Impact of the COVID-19 Pandemic in the Netherlands on Primary Healthcare Use and Clinical Outcomes in People with Type 2 Diabetes
van den Berg J1, Blom MT2, Swart-Polinder KMA3, Overbeek J3, Remmelzwaal S2, Elders PJM2, Herings RMC3
1PHARMO Institute for Drug Outcomes Research, Utrecht, UT, Netherlands, 2Amsterdam UMC location Vrije Universiteit Amsterdam, Amsterdam, Netherlands, 3PHARMO Institute for Drug Outcomes Research, Utrecht, Netherlands
OBJECTIVES: The COVID-19 pandemic has disrupted healthcare systems globally, resulting in the postponement or cancellation of critical appointments and procedures, including chronic care for type 2 diabetes (T2D) patients in the Netherlands. During the first wave of the pandemic, general practitioners (GPs) supposedly saw fewer T2D patients. This study aimed to determine the pandemic's effect on healthcare utilization and clinical outcomes among T2D patients.
METHODS: The study analyzed data from the DIAbetes MANagement and Treatment (DIAMANT) cohort, which comprises electronic medical records of Dutch GPs. Descriptive analyses, negative binomial models and GEE models were used to evaluate patient characteristics and clinical measurements, including HbA1c, BMI, LDL, eGFR, and blood pressure, in 2019 and 2020. The study compared values of clinical measurements and GP visits in both years.
RESULTS: The cohort included 191,267 T2D patients (47% women, mean age 69 (± 13) years) on March 1, 2019. Results indicated a reduction in clinical measurements in 2020, specifically for blood pressure (-31%), BMI (-28%), HbA1c (-17%), LDL (-9%), and eGFR (-8%). While the number of GP office visits (+7%) and phone calls (+29%) increased, home visits decreased (-7%). On population level, there was a significant 1.6 mmol/mol increase in HbA1c levels in 2020 compared to 2019. Observed changes in BMI, LDL, and blood pressure were statistically significant but small. Changes were greater in low-risk populations.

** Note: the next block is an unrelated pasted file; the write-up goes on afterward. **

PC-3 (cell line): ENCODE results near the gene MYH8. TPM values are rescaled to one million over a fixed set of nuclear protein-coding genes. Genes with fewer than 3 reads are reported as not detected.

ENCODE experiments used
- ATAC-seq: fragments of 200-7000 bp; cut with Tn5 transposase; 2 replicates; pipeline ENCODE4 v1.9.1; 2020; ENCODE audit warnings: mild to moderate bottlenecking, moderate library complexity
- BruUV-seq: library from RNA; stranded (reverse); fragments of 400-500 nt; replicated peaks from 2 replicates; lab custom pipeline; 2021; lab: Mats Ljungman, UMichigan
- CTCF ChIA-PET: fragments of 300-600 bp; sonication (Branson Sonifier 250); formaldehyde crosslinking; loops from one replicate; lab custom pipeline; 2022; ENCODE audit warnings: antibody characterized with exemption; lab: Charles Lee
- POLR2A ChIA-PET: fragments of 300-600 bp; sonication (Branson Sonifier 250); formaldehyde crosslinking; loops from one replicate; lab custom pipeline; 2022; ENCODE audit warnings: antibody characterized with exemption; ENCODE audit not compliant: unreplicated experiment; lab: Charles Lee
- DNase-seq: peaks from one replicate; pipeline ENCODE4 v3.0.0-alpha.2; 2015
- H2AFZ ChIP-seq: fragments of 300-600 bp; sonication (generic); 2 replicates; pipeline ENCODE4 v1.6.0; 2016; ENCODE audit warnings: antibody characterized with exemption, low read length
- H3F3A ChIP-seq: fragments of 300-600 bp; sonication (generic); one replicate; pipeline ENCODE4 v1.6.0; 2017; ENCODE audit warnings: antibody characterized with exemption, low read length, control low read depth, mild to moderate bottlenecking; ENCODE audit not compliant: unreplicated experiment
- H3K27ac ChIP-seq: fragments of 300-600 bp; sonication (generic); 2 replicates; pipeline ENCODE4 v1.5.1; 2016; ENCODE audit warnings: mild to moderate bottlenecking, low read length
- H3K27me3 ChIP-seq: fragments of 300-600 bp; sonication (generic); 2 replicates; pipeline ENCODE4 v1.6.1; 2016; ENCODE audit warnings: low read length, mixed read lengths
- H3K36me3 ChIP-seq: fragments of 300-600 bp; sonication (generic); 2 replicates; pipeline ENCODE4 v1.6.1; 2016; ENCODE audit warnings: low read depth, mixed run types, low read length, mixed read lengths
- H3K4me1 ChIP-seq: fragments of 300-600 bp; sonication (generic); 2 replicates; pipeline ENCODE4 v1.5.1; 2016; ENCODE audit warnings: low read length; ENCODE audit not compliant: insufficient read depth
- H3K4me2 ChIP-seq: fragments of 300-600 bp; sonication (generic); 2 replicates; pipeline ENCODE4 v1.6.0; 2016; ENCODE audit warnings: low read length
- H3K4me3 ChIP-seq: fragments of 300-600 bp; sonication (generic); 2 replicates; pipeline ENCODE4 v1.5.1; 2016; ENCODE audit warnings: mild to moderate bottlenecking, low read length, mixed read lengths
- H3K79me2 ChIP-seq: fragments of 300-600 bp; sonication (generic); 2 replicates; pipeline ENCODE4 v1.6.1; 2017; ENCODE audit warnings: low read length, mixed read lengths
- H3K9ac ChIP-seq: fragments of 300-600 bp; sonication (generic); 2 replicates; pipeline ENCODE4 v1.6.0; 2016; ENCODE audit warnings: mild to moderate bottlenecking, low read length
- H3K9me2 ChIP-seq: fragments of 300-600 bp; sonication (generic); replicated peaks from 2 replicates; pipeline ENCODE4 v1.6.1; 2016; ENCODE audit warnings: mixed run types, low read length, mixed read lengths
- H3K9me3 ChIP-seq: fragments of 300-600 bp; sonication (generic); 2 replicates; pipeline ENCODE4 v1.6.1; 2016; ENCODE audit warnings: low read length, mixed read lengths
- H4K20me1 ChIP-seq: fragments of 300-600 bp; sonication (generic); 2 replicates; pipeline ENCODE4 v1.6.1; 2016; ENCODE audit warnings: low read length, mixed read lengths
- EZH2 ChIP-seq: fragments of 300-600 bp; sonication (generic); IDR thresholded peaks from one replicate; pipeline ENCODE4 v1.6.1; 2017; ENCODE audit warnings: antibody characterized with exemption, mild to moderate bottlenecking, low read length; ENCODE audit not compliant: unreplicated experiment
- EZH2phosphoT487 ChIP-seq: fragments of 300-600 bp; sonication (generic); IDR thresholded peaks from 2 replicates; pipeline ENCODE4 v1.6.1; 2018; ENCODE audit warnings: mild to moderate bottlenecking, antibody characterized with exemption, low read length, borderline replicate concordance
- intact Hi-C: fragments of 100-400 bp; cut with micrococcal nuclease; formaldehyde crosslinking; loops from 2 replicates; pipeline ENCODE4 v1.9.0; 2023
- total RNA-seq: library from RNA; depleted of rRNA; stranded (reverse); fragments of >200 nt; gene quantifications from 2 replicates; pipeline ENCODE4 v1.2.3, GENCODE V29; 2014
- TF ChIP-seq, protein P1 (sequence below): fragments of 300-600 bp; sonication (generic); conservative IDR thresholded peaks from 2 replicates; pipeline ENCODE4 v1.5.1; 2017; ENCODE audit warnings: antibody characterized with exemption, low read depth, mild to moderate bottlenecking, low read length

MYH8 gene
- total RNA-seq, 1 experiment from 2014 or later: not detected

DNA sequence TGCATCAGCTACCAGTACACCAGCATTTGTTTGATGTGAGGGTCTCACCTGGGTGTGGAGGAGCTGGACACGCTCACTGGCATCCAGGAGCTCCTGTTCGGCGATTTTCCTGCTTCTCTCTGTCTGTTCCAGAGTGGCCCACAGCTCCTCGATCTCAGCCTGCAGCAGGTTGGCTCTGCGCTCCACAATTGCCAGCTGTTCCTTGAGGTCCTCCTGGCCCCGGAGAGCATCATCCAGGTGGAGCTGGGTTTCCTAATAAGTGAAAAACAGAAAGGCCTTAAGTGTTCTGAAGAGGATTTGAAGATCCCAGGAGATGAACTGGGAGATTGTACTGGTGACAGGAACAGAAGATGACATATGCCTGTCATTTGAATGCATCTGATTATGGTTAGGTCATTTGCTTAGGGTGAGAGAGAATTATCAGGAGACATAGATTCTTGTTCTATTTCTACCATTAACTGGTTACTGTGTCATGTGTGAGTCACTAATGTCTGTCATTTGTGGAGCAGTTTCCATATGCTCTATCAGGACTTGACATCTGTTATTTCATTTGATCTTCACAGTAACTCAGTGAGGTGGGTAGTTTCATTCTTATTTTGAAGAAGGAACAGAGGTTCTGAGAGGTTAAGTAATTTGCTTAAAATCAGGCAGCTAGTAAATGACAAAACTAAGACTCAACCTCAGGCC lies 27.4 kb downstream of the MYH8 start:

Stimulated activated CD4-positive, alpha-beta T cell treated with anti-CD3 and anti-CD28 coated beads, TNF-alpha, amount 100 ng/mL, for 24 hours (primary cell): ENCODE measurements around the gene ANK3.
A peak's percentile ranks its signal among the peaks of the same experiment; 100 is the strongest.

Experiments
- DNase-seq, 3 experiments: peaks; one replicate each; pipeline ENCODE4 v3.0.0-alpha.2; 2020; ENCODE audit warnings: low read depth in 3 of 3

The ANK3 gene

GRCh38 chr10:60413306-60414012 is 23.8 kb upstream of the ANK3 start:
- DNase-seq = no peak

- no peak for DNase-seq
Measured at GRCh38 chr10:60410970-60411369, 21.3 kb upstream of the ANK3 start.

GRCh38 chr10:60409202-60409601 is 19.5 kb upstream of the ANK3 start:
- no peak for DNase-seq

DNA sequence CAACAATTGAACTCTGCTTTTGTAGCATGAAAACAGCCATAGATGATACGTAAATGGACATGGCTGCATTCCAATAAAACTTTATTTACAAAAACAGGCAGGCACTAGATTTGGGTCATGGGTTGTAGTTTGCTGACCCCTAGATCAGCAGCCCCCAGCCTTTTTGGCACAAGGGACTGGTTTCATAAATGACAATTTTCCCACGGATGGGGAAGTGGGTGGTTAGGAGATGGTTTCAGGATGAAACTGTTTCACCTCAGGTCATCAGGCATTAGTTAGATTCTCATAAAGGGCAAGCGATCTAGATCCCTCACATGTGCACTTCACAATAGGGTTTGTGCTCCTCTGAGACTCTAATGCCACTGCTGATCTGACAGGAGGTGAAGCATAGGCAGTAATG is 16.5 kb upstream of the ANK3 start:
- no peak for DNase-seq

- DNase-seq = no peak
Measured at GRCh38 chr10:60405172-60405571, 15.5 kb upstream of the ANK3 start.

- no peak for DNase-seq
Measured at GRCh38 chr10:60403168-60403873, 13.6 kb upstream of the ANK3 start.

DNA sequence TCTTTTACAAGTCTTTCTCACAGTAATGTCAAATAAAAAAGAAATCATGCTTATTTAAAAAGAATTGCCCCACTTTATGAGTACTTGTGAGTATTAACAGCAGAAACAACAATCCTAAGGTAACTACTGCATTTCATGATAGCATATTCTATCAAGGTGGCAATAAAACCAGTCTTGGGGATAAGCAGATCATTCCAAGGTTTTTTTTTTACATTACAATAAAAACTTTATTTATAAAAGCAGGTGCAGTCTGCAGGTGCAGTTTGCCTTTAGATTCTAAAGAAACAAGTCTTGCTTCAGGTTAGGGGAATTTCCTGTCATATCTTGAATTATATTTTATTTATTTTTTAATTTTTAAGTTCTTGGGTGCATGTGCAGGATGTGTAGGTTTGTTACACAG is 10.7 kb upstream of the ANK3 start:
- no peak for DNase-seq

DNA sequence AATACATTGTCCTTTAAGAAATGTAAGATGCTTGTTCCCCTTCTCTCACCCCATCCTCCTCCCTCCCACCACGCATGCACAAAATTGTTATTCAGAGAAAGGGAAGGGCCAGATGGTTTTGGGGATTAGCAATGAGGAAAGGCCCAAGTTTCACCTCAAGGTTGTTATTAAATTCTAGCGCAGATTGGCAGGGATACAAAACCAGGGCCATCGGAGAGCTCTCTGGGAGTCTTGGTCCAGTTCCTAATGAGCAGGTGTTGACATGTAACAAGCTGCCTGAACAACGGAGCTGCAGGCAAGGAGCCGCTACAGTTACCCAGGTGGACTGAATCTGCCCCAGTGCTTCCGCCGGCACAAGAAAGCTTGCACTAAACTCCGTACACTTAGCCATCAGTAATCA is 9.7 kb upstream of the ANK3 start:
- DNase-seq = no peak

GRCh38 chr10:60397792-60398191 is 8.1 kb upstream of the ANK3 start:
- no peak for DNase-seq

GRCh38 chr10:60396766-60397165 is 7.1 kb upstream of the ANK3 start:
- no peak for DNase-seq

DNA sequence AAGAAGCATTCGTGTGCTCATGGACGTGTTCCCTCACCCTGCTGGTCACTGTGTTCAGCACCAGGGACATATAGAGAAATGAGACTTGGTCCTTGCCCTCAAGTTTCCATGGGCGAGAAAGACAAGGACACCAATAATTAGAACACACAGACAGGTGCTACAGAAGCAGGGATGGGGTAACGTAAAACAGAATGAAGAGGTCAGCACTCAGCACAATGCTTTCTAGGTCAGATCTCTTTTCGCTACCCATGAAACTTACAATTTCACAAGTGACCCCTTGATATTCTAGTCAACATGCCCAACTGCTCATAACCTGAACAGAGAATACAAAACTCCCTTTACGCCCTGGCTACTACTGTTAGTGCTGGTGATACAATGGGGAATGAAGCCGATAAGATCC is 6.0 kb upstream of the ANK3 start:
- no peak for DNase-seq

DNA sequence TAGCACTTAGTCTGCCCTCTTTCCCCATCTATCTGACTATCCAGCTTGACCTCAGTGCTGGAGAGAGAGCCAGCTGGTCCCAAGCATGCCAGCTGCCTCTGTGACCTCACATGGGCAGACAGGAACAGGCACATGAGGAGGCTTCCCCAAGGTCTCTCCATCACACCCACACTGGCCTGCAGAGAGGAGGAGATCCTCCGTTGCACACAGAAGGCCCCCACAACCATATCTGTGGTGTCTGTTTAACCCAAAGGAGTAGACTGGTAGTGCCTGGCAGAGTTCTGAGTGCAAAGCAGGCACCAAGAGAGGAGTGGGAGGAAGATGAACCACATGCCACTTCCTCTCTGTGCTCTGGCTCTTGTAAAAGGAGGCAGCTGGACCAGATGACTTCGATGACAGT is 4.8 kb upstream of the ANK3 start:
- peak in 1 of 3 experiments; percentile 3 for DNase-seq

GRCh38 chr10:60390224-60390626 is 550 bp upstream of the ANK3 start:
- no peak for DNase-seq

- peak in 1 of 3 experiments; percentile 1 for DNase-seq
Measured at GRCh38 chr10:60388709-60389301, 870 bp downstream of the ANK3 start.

CONCLUSIONS: During the first year of the pandemic in the Netherlands, changes in primary healthcare use were observed among T2D patients, with an increase in GP office visits and phone calls and a decrease in clinical measurements and home visits. Moreover, there was an increase in HbA1c levels in 2020. Future research is needed to determine the pandemic's potential impact on patients with less healthcare utilization in 2020 and whether the increase in HbA1c levels is associated with long-term T2D complications.
Conference/Value in Health Info
Value in Health, Volume 26, Issue 11, S2 (December 2023)
Clinical Outcomes Assessment
Diabetes/Endocrine/Metabolic Disorders (including obesity), No Additional Disease & Conditions/Specialized Treatment Areas